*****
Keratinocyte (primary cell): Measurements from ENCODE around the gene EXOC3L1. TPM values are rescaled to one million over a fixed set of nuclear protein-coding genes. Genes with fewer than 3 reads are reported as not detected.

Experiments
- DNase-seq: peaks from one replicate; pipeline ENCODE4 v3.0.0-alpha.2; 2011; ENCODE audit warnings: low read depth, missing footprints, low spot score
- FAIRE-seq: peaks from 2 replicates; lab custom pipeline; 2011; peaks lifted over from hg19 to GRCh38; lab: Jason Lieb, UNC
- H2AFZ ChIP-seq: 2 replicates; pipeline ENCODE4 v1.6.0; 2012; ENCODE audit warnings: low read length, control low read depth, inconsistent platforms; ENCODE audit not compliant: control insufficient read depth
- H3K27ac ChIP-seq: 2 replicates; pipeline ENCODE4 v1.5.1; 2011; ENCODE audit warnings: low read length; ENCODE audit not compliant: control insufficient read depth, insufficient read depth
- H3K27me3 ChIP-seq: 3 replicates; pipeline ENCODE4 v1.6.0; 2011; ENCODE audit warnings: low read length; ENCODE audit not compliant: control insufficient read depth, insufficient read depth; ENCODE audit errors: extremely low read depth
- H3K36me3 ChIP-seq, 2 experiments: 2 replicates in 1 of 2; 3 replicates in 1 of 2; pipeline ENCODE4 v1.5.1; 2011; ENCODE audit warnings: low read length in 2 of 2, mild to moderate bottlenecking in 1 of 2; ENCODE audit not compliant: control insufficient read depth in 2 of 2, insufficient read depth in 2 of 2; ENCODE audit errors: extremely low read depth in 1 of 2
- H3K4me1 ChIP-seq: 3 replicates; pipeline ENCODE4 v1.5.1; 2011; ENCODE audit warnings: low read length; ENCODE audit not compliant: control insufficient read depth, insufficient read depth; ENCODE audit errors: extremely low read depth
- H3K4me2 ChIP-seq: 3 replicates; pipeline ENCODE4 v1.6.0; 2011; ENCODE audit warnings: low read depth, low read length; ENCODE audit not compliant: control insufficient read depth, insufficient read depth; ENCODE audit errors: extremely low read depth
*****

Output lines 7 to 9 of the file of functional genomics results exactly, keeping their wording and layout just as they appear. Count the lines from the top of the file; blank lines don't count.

- H3K27me3 ChIP-seq: 3 replicates; pipeline ENCODE4 v1.6.0; 2011; ENCODE audit warnings: low read length; ENCODE audit not compliant: control insufficient read depth, insufficient read depth; ENCODE audit errors: extremely low read depth
- H3K36me3 ChIP-seq, 2 experiments: 2 replicates in 1 of 2; 3 replicates in 1 of 2; pipeline ENCODE4 v1.5.1; 2011; ENCODE audit warnings: low read length in 2 of 2, mild to moderate bottlenecking in 1 of 2; ENCODE audit not compliant: control insufficient read depth in 2 of 2, insufficient read depth in 2 of 2; ENCODE audit errors: extremely low read depth in 1 of 2
- H3K4me1 ChIP-seq: 3 replicates; pipeline ENCODE4 v1.5.1; 2011; ENCODE audit warnings: low read length; ENCODE audit not compliant: control insufficient read depth, insufficient read depth; ENCODE audit errors: extremely low read depth